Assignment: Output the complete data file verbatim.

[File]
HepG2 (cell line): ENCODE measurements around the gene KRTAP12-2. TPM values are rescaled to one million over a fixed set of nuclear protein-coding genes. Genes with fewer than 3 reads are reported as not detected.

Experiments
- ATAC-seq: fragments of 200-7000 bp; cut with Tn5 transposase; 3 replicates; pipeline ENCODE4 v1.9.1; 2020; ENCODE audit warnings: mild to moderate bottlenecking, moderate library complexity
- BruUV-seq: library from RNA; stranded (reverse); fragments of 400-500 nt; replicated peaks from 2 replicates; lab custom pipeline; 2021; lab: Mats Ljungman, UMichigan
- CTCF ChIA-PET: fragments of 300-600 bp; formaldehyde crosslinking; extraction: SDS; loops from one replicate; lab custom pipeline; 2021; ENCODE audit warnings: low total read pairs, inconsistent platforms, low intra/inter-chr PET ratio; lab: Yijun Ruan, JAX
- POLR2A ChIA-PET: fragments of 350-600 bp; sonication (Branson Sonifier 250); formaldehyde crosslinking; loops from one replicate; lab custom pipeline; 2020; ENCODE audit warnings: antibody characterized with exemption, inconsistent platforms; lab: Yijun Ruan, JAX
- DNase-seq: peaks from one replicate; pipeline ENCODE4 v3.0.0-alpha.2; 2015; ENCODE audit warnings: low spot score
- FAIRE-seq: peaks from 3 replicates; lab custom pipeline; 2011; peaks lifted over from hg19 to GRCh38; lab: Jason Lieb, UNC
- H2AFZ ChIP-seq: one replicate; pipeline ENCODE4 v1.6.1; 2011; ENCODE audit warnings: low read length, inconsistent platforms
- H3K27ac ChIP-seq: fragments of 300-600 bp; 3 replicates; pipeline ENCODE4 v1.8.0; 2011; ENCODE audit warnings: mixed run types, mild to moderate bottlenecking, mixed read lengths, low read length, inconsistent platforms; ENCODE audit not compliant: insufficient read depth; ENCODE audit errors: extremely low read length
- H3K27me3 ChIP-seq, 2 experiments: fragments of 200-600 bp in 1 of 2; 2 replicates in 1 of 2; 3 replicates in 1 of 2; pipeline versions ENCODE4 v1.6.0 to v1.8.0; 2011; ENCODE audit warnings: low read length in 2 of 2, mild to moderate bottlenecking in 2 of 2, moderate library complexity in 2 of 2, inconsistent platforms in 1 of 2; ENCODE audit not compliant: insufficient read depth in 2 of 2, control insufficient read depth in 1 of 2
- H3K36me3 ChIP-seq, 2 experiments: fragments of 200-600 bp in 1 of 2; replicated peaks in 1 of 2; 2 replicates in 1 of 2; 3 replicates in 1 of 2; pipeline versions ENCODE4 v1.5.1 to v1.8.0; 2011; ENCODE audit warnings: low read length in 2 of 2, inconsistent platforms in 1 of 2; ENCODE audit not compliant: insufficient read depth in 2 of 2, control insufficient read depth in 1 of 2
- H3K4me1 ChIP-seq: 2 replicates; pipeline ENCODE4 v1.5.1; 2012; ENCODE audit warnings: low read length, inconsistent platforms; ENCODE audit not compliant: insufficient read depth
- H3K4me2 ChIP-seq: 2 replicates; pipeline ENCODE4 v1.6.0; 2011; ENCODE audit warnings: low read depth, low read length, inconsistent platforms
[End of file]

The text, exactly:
HepG2 (cell line): ENCODE measurements around the gene KRTAP12-2. TPM values are rescaled to one million over a fixed set of nuclear protein-coding genes. Genes with fewer than 3 reads are reported as not detected.

Experiments
- ATAC-seq: fragments of 200-7000 bp; cut with Tn5 transposase; 3 replicates; pipeline ENCODE4 v1.9.1; 2020; ENCODE audit warnings: mild to moderate bottlenecking, moderate library complexity
- BruUV-seq: library from RNA; stranded (reverse); fragments of 400-500 nt; replicated peaks from 2 replicates; lab custom pipeline; 2021; lab: Mats Ljungman, UMichigan
- CTCF ChIA-PET: fragments of 300-600 bp; formaldehyde crosslinking; extraction: SDS; loops from one replicate; lab custom pipeline; 2021; ENCODE audit warnings: low total read pairs, inconsistent platforms, low intra/inter-chr PET ratio; lab: Yijun Ruan, JAX
- POLR2A ChIA-PET: fragments of 350-600 bp; sonication (Branson Sonifier 250); formaldehyde crosslinking; loops from one replicate; lab custom pipeline; 2020; ENCODE audit warnings: antibody characterized with exemption, inconsistent platforms; lab: Yijun Ruan, JAX
- DNase-seq: peaks from one replicate; pipeline ENCODE4 v3.0.0-alpha.2; 2015; ENCODE audit warnings: low spot score
- FAIRE-seq: peaks from 3 replicates; lab custom pipeline; 2011; peaks lifted over from hg19 to GRCh38; lab: Jason Lieb, UNC
- H2AFZ ChIP-seq: one replicate; pipeline ENCODE4 v1.6.1; 2011; ENCODE audit warnings: low read length, inconsistent platforms
- H3K27ac ChIP-seq: fragments of 300-600 bp; 3 replicates; pipeline ENCODE4 v1.8.0; 2011; ENCODE audit warnings: mixed run types, mild to moderate bottlenecking, mixed read lengths, low read length, inconsistent platforms; ENCODE audit not compliant: insufficient read depth; ENCODE audit errors: extremely low read length
- H3K27me3 ChIP-seq, 2 experiments: fragments of 200-600 bp in 1 of 2; 2 replicates in 1 of 2; 3 replicates in 1 of 2; pipeline versions ENCODE4 v1.6.0 to v1.8.0; 2011; ENCODE audit warnings: low read length in 2 of 2, mild to moderate bottlenecking in 2 of 2, moderate library complexity in 2 of 2, inconsistent platforms in 1 of 2; ENCODE audit not compliant: insufficient read depth in 2 of 2, control insufficient read depth in 1 of 2
- H3K36me3 ChIP-seq, 2 experiments: fragments of 200-600 bp in 1 of 2; replicated peaks in 1 of 2; 2 replicates in 1 of 2; 3 replicates in 1 of 2; pipeline versions ENCODE4 v1.5.1 to v1.8.0; 2011; ENCODE audit warnings: low read length in 2 of 2, inconsistent platforms in 1 of 2; ENCODE audit not compliant: insufficient read depth in 2 of 2, control insufficient read depth in 1 of 2
- H3K4me1 ChIP-seq: 2 replicates; pipeline ENCODE4 v1.5.1; 2012; ENCODE audit warnings: low read length, inconsistent platforms; ENCODE audit not compliant: insufficient read depth
- H3K4me2 ChIP-seq: 2 replicates; pipeline ENCODE4 v1.6.0; 2011; ENCODE audit warnings: low read depth, low read length, inconsistent platforms